Q: For voice products, privacy is one of the major barriers to greater adoption. Some analysts believe that users will become progressively more comfortable and sacrifice privacy over convenience. Like you, we, at Picovoice believe that users can have both privacy and convenience. Why should users have both?

Consumers today assume that privacy is a price that needs to be paid if they want convenience. They do not know that it is technically possible to have both, because the big tech companies do not offer both. People want convenience, tech has made so many things convenient. Privacy is important too -- it is the huge aggregation of personal profiles in social media that has made possible many misinformation campaigns.

Q: Can you tell us a bit about Genie, the voice assistant? Why did you start it?

Genie is an open-source privacy-preserving virtual assistant that we have developed in our Stanford Open Virtual Assistant Lab. It is the first assistant that is built to support conversations, rather than just simple commands. It performs many of the most popular skills such as playing songs, news, podcasts, restaurant recommendations, weather, etc. It can also be used to control IoT devices, through our collaboration with Home Assistant, an open-source home gateway company. Unlike commercial assistants, all the IoT data do not leave your house and are therefore private. What is more significant is that the assistant demonstrates how our open-source Genie toolset makes it possible for a small team to create an assistant. I started this project because we want to advance voice technology and make it publicly available so every company can create voice interfaces easily.

Q: “Hey Genie”, the wake word that activates the assistant is powered by Picovoice Porcupine. How did you come across Picovoice? What stood out?

Picovoice is a leader in the field of wake words. We are very impressed with how easy it is to get a wake word and how well it performs. We have tried other alternatives but they do not perform as well.

Q: “Hey Genie” powered by Porcupine can run on various platforms, not just the current hardware. People, who are not very familiar with this space, generally assume wake word detection is easy to build, but in fact, it’s not. Porcupine is the first and still the only wake word engine that could run across platforms. Why is it difficult to build a wake word engine and why is it important to make this technology accessible to everyone?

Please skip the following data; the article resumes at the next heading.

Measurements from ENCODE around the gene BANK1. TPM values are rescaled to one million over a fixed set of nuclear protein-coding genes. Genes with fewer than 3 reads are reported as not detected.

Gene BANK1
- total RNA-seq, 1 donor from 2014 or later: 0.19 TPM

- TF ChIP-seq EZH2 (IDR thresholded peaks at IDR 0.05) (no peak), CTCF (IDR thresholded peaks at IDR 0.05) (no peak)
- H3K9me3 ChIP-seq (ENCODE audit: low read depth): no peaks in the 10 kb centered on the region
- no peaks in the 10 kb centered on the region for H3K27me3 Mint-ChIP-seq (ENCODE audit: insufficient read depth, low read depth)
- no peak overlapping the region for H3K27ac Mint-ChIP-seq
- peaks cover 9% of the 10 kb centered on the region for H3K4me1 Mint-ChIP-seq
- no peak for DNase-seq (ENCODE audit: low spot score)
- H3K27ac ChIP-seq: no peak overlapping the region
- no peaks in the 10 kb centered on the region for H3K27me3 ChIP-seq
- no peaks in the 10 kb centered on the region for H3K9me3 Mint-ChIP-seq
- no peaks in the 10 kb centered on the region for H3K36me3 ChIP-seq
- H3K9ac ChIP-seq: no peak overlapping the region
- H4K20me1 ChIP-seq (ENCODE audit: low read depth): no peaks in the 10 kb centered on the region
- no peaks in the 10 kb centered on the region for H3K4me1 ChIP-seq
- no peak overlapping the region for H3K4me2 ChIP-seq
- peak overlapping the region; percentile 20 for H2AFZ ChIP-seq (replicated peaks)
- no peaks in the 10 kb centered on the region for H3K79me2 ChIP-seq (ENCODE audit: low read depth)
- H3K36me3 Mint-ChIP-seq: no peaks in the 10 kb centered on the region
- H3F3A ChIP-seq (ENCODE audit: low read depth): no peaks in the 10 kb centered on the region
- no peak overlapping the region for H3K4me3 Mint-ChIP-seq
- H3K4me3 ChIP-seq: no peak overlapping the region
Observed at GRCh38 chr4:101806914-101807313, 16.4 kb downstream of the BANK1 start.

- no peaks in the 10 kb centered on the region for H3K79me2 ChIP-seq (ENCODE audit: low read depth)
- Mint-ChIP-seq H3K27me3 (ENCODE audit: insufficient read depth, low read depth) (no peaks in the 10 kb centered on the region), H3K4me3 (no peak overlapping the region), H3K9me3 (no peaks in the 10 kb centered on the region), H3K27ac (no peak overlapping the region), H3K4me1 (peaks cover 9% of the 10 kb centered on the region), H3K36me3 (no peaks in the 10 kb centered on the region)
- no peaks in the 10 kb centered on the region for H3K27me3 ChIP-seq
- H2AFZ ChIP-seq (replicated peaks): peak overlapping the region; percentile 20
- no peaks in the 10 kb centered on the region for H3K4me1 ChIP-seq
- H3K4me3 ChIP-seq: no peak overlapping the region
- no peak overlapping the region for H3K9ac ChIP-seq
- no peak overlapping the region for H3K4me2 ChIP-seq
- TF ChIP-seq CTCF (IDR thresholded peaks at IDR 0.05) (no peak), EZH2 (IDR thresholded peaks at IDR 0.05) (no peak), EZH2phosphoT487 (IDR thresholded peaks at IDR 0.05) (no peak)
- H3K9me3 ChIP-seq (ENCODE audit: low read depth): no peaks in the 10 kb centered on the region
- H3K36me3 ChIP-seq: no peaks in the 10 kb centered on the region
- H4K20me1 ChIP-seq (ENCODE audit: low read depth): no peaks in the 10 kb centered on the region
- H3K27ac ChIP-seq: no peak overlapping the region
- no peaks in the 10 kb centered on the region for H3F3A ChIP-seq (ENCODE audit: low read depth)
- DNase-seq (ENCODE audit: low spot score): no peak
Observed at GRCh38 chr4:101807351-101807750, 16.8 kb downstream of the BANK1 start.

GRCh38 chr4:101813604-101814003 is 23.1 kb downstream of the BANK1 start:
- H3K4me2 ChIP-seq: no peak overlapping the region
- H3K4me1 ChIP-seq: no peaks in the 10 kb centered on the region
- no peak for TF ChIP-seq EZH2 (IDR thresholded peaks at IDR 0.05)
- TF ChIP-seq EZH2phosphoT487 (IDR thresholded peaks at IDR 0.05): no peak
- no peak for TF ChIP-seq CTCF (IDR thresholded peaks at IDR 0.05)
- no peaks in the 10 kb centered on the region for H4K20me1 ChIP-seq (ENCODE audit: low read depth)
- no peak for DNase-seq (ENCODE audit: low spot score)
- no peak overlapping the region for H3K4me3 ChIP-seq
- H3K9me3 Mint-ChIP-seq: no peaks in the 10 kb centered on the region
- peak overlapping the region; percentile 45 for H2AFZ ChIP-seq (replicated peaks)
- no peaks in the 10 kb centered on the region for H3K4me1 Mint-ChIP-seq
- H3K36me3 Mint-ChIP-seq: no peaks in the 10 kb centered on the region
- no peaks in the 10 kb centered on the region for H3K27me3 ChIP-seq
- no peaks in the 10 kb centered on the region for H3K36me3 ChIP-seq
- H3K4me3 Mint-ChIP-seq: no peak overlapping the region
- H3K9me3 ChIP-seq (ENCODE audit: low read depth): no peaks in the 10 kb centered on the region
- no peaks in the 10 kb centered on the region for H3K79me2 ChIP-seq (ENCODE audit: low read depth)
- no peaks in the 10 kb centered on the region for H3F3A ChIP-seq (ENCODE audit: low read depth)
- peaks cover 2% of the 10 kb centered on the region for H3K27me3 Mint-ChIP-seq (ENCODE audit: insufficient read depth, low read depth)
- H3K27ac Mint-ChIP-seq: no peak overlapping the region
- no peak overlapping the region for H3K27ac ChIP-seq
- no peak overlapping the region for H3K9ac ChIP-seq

It is hard because we need to be able to detect how different people would pronounce the wakeword and it has to be processed on-device. This normally needs a lot of data and the model needs to be small enough to fit on the device. It’s not affordable for every organization to record hundreds of people to train a wake word and optimize the trained model for the target platform. Picovoice solves this problem by enabling instant training on its web console. It’s impressive how Picovoice makes this data-heavy and expensive wake word training process invisible and provides access to optimized wake word models to everyone.

Q: When you think of developing Graphic User Interface, let’s say a website, it’s accessible by every browser and if you want to change the colour, easy! However, what the market is pushing for building Voice User Interfaces is different - no across platform support, not easy to iterate. What was your reaction when you saw you could train a voice model on a simple type-and-click interface on Picovoice Console?

I’m excited that Picovoice is one of those rare enterprises with a vision that we share. There will be so many voice interfaces on so many platforms that we need an easy-to-use Picovoice Console that works for a large variety of platforms. It is this shared vision that makes Picovoice a great partner for our project.

Q: Lastly, what do you think Picovoice should do or focus on next?

The first is echo cancellation, it is an important component of a voice interface.